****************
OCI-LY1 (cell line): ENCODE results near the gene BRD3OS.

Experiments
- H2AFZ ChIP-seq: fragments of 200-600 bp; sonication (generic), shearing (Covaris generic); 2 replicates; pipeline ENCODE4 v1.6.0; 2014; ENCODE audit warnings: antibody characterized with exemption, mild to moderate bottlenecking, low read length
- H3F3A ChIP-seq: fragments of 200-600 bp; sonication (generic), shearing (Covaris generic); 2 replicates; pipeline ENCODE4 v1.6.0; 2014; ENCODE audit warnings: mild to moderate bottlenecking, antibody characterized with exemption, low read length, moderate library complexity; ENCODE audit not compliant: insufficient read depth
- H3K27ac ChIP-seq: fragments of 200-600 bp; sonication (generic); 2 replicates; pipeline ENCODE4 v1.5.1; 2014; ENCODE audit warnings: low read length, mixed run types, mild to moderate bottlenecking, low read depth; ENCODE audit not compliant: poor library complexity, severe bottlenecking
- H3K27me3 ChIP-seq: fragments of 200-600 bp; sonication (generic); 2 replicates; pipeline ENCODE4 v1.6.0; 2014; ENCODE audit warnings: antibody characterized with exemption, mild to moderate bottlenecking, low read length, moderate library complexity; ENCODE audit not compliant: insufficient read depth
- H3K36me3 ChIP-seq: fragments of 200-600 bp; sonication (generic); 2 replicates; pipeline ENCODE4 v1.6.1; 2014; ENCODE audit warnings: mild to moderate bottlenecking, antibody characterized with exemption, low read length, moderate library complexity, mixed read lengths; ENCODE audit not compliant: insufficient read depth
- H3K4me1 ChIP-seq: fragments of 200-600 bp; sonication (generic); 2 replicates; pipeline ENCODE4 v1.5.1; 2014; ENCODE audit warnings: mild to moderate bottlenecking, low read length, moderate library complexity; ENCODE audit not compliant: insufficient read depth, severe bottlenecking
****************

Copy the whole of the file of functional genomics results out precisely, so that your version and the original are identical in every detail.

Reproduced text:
OCI-LY1 (cell line): ENCODE results near the gene BRD3OS.

Experiments
- H2AFZ ChIP-seq: fragments of 200-600 bp; sonication (generic), shearing (Covaris generic); 2 replicates; pipeline ENCODE4 v1.6.0; 2014; ENCODE audit warnings: antibody characterized with exemption, mild to moderate bottlenecking, low read length
- H3F3A ChIP-seq: fragments of 200-600 bp; sonication (generic), shearing (Covaris generic); 2 replicates; pipeline ENCODE4 v1.6.0; 2014; ENCODE audit warnings: mild to moderate bottlenecking, antibody characterized with exemption, low read length, moderate library complexity; ENCODE audit not compliant: insufficient read depth
- H3K27ac ChIP-seq: fragments of 200-600 bp; sonication (generic); 2 replicates; pipeline ENCODE4 v1.5.1; 2014; ENCODE audit warnings: low read length, mixed run types, mild to moderate bottlenecking, low read depth; ENCODE audit not compliant: poor library complexity, severe bottlenecking
- H3K27me3 ChIP-seq: fragments of 200-600 bp; sonication (generic); 2 replicates; pipeline ENCODE4 v1.6.0; 2014; ENCODE audit warnings: antibody characterized with exemption, mild to moderate bottlenecking, low read length, moderate library complexity; ENCODE audit not compliant: insufficient read depth
- H3K36me3 ChIP-seq: fragments of 200-600 bp; sonication (generic); 2 replicates; pipeline ENCODE4 v1.6.1; 2014; ENCODE audit warnings: mild to moderate bottlenecking, antibody characterized with exemption, low read length, moderate library complexity, mixed read lengths; ENCODE audit not compliant: insufficient read depth
- H3K4me1 ChIP-seq: fragments of 200-600 bp; sonication (generic); 2 replicates; pipeline ENCODE4 v1.5.1; 2014; ENCODE audit warnings: mild to moderate bottlenecking, low read length, moderate library complexity; ENCODE audit not compliant: insufficient read depth, severe bottlenecking